In its analysis of the issues, the Court of Criminal Appeal determined that the Legislature made no provisions in 21 O.S. 1289.25 for a pre-trial appeal, stating the Court “expressly rejects our previous approach to these cases. We hold today that an extraordinary writ proceeding is not cognizable to allow merits review of a District Court’s pretrial ruling denying Stand Your Ground immunity.” The Court further reasoned in its opinion:
“Immunity as used in Oklahoma’s Stand Your Ground law can be easily misconstrued to mean absolute immunity from prosecution regardless of the underlying facts and circumstances. Yet, the immunity created in section 1289.25 is a conditional immunity meaning that it applies only if certain factual elements are established. The applicability of Stand Your Ground is thus entirely dependent on the specific and unique facts and circumstances of the particular incident at issue. See 21 O.S.2011, § 1289.25. The pivotal determination of whether Stand Your Ground applies to any given scenario requires judicial application of the law to the specific facts at hand.
“When criminal charges are filed, the only way courts can truly determine whether a defendant is immune from prosecution under the Stand Your Ground law is for the State to present evidence showing all of the facts and circumstances regarding the commission of the alleged crime; and then for the defendant to present evidence showing why, under all the facts and circumstances of the case, the defendant’s use of force was reasonable and justified under the Stand Your Ground law. Such a procedure is the very essence of a criminal prosecution. In other words, a defendant must be prosecuted to some extent in order for Oklahoma courts to determine if he or she is legally not guilty of a crime.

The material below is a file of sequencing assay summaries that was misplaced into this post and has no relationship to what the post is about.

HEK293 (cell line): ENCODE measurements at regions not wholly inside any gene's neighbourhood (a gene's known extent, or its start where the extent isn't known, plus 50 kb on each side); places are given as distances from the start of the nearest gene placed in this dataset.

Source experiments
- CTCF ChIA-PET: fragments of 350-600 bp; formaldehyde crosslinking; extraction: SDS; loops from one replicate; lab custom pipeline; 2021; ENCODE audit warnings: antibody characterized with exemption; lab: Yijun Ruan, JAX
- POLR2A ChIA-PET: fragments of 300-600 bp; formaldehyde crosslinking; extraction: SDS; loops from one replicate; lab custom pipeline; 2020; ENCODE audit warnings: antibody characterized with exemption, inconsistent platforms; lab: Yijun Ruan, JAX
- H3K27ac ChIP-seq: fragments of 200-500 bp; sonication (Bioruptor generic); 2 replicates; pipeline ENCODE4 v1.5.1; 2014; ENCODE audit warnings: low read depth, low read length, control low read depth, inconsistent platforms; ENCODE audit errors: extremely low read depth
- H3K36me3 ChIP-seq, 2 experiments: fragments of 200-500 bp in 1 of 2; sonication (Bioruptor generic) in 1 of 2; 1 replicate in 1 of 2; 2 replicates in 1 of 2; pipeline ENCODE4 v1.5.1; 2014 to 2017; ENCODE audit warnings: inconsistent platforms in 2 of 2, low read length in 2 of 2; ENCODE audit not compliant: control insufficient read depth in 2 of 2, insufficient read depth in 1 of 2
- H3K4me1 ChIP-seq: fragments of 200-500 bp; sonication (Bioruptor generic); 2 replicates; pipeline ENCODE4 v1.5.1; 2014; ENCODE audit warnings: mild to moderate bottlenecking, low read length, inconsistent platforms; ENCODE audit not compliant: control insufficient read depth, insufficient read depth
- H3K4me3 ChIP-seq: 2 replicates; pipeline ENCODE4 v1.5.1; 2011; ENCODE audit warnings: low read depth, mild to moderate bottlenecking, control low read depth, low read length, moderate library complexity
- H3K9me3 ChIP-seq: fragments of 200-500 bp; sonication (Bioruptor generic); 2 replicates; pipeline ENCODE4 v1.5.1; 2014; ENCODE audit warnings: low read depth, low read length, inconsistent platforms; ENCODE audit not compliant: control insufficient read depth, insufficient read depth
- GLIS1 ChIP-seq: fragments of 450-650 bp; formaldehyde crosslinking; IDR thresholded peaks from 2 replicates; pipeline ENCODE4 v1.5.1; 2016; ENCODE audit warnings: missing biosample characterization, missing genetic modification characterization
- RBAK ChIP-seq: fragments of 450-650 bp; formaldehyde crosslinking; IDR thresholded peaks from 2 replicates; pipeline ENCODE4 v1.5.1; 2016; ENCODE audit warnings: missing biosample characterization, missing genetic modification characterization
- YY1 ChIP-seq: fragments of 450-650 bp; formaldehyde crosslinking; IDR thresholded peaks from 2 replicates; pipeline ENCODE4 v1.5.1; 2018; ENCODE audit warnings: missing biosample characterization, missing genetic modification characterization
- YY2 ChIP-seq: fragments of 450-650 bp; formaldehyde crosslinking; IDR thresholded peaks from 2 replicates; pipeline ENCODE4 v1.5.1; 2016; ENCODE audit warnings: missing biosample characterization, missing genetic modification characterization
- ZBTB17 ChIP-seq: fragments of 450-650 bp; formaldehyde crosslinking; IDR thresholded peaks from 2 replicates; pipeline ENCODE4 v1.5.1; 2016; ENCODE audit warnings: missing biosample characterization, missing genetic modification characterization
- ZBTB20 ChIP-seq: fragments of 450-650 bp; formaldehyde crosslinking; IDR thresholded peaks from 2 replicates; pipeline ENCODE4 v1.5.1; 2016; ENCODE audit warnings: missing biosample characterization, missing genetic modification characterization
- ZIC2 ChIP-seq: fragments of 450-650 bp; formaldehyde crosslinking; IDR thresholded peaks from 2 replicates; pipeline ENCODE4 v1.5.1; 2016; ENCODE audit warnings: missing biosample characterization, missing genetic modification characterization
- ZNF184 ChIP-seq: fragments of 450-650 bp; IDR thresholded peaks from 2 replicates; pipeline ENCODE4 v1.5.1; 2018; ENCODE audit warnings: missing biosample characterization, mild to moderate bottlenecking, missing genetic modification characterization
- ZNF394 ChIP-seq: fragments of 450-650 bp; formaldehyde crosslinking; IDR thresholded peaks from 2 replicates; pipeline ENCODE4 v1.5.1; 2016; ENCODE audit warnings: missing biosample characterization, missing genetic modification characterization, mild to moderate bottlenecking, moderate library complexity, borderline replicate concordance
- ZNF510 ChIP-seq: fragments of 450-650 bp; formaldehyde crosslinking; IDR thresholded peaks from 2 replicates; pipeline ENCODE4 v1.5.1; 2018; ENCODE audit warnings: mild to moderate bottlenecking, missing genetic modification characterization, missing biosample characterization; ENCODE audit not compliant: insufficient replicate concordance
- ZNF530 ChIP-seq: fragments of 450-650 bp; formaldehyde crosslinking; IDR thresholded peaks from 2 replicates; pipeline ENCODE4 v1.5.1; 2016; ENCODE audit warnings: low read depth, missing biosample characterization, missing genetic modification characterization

“District Attorneys of Oklahoma should continue to include Stand Your Ground considerations in the exercise of their general discretion and authority to decide what criminal charges should be filed. Trial courts should continue to use motion hearings and preliminary examination proceedings to address arguments and precepts concerning Stand Your Ground immunity from prosecution. We are confident that all due process and statutory Stand Your Ground requirements will be fully satisfied by such efforts even though there are no available appellate challenges for interlocutory Stand Your Ground decisions.”
In effect, the Court ruled defendants can no longer file an interlocutory appeal to seek a pretrial ruling on Stand Your Ground immunity from the Court of Criminal Appeals. They must now wait to challenge a court’s denial of immunity until after a jury trial has been conducted and if convicted, possibly incarcerated.
If you have questions on this law change, or any other, attend a Gun Law Seminar near you. To register for a seminar go to uslawshield.com/seminar today!
As an aside, Gov. Mary Fallin signed into law a few weeks ago legislation to add churches to the list of places where the ‘Stand Your Ground’ law applies. That provision goes into effect November 1, 2018.